The single greatest failure of the music industry in my lifetime was its inability to convince people that £15 for an album wasn’t expensive. Imagine someone giving you a pint glass, charging you £15 and saying you could refill it with beer as often as you liked for the rest of your life. That’s as close as I can get to articulating music’s worth to me. 

So I pay for music, and hope to always pay for music, because my morality tells me that anything of value should be paid for. But I’m not paying enough, and I feel bad about it.

I use Spotify, or the MP3s I have in iTunes. I mostly use Soundcloud for unsigned stuff if someone’s asking me to manage them or they’re just after an opinion, and occasionally I’ll play something on YouTube, some old minimalist techno track I used to have on 12”, before the internet came along and facilitated the theft of music and the proliferation of cat memes. 

My Spotify subscription is via my Vodafone contract, and as CMU’s Chris Cooke pointed out recently the future of the music business is partly in the hands of telephone companies, as long as labels and artists continue to sit back and let someone else push the idea of paid subscriptions to consumers. Well anyway, I pay £10 a month to listen to as much music as I want. It’s madness, but I realise the boat named Music Has an Intrinsic Monetary Value has long since been shipwrecked on The Rocks of Content, and I’m not here to argue for a return to CDs and the abolition of streaming services. I don’t have beef with streaming services as platforms; they’ve had a significant role in giving recorded music economic value again. 

In 2012, Erased Tapes released a Nils Frahm album called ‘Screws’ for free. Just him and a piano. I downloaded the MP3s. After a couple of listens I realised I was going to have it on repeat for a while, so I asked Nils and the label via Twitter if I could wire them some money for it, 1€ per track. They gave me a PayPal address and I went ahead. I’ve no idea how they split the 9€ between then, but I felt better about having paid it. 

Since then I’ve conveniently listened to music via Spotify while they pay the artists I like (and the artists I manage) a pittance. I know the deals some artists have with their labels has an impact on what they earn, but regardless, Spotify’s pro-rata system is unfair. If my £10 went only to the artists (and their labels) that I listened to, I wouldn’t have a problem. But it doesn’t. The pro-rata system means my £10 goes into a large pot with everyone else’s £10, and from that pot each artist gets given a percentage of the overall income based on how many streams they have. Some of my £10 goes into the pockets of artists I don’t play, and don’t like. Some of my £10 goes into Drake’s pocket. It can’t be beyond the streaming companies to look at what each subscriber plays each month and allocate 70% (or whatever the deal is) of the subscriber’s £10 to those rights holders only.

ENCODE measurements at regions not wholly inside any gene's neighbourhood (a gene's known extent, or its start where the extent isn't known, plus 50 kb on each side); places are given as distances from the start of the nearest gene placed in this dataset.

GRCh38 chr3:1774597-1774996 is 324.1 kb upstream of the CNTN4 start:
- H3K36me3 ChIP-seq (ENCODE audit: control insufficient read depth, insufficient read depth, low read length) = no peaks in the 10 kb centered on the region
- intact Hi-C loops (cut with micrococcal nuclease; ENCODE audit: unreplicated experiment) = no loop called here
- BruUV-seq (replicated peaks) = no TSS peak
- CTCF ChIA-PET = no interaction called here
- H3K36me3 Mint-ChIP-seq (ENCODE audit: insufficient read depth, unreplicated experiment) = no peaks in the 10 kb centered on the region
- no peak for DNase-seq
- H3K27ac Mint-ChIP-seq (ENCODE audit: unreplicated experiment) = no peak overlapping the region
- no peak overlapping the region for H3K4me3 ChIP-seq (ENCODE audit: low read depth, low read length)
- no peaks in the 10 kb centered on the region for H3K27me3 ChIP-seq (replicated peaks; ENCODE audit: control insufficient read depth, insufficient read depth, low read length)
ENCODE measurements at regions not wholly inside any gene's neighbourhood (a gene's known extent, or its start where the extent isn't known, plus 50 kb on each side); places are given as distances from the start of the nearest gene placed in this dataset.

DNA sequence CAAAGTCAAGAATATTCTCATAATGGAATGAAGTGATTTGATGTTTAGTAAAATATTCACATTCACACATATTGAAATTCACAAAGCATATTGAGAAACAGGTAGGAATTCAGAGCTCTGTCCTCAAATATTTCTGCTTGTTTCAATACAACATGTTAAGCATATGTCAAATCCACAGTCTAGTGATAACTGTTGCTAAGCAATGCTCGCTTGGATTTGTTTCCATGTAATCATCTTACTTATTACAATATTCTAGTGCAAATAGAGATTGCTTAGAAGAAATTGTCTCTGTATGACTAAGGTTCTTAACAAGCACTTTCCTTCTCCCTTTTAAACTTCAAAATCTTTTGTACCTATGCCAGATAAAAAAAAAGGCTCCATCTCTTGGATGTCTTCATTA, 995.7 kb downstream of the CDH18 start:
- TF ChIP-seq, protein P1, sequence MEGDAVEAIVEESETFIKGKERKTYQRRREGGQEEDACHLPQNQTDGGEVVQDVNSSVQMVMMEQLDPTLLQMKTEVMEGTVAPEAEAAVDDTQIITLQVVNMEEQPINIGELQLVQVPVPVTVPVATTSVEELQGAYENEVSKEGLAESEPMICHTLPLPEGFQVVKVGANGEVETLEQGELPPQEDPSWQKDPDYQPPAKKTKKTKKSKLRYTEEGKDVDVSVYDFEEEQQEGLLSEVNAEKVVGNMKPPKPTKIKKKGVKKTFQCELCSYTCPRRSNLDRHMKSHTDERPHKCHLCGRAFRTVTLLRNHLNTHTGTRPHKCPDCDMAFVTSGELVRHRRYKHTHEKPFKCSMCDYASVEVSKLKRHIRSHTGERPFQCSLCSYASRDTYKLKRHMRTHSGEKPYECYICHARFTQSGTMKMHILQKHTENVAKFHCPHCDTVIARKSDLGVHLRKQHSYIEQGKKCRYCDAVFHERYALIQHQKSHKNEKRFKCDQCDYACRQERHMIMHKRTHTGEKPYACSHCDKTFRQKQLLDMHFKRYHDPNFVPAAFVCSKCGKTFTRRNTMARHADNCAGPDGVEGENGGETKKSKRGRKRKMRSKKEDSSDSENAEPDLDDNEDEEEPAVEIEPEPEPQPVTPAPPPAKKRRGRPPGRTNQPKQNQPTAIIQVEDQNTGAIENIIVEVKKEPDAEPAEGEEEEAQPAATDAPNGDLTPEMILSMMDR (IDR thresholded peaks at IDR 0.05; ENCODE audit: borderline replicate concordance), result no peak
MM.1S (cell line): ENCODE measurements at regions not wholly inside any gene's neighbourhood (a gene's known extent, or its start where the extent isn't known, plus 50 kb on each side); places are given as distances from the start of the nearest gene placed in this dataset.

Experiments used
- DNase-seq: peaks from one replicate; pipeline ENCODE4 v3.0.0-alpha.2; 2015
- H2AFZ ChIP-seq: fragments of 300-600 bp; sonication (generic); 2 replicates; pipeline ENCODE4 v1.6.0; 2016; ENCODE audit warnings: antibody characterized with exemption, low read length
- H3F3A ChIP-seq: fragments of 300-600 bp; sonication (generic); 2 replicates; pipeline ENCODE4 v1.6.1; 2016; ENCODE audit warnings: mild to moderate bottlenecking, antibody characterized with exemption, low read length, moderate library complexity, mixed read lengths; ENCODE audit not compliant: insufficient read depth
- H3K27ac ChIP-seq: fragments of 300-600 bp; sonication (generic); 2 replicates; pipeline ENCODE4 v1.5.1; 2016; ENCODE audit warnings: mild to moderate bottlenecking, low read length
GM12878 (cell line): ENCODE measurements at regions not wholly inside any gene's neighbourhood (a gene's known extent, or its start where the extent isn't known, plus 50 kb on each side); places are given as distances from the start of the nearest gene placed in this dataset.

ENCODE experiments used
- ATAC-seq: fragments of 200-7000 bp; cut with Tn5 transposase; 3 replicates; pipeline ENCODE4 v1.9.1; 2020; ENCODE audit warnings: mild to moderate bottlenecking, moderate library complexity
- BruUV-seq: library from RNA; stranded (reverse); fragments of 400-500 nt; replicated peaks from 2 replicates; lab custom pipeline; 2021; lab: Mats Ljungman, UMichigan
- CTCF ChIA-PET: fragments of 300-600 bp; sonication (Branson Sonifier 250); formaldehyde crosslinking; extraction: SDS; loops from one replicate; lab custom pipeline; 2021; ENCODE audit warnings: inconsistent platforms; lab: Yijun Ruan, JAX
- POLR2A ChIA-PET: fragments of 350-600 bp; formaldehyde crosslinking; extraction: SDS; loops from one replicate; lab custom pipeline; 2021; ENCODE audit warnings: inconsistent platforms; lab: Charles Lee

My colleague Daniel Nordgård, a researcher at University of Agder’s Department of Popular Music in Kristiansand has published his findings on the digitalisation of music, and reports that the majority of people today pay more for recorded music than they ever did. He and I, on the other hand, pay nothing compared to our old habits. We represent a fraction of the market and our spending has relatively speaking evaporated when compared to the days when we both bought enough vinyl and CDs to force our parents out of their own attics.

In recent years I’ve allowed cognitive dissonance to get in the way of what’s morally right: complaining about how Spotify pay artists while continuing to use Spotify, so I’m contacting all the artists whose music I’ve played a lot to ask if I can pay them £1 or $1 or 1€ per song that I’ve liked enough to return to multiple times. I’m also contacting artists who’ve sent me music with a view to working together, or because we already work together. Getting paid as Jenny Hval’s International Advisor doesn’t mean that I shouldn’t pay for the two albums she sent me before release. She created art, it has value, I value it highly. I’m utterly in love with Braids yet paid them not a penny for the countless times I’ve listened to their music. It doesn’t make any sense. I should probably pay labels too. They’re not having an easy time and I care about that. I’ve already met with embarrassed resistance – “just buy me a pint next time you see me” – and silence. Many people feel uncomfortable talking about money. Some probably think it’s just weird. “There’s this guy trying to give us money for our album… can’t he just buy a physical copy?” Not really; I don’t live anywhere, so can’t amass ‘stuff’. “Go to a live show and buy a T-shirt?” More stuff I don’t need and have no space for in my bag. I just want to listen to music and pay what it’s worth to me.

In my most optimistic moments, I can maybe imagine the streaming services (including YouTube) making some very small concessions to those who’re lobbying for a more equitable payment structure, but nothing more than that. I can’t foresee a significant departure from the pro-rata system, which leaves those of us who place a high value on music and who wish to act on it with less-than-perfect methods. My way is hardly scaleable, though it wouldn’t take much for bands to set up a simple payment system and publicise it. And who I choose to pay is subject to my own judgements, whims and ethics. Hardly scientific, but it’s something, and the best I can come up with on my own.

However we choose to do it, I believe we need to challenge the models that have been negotiated in our absence and do more to create sustainable models to ensure our artists are free to create and present their art.

Any ideas?

With thanks to Daniel Nordgård, Kate Hewett, William Doyle and Howard Monk for critical analysis
Picture: expressing my unironic love for Phil Collins. Jacket required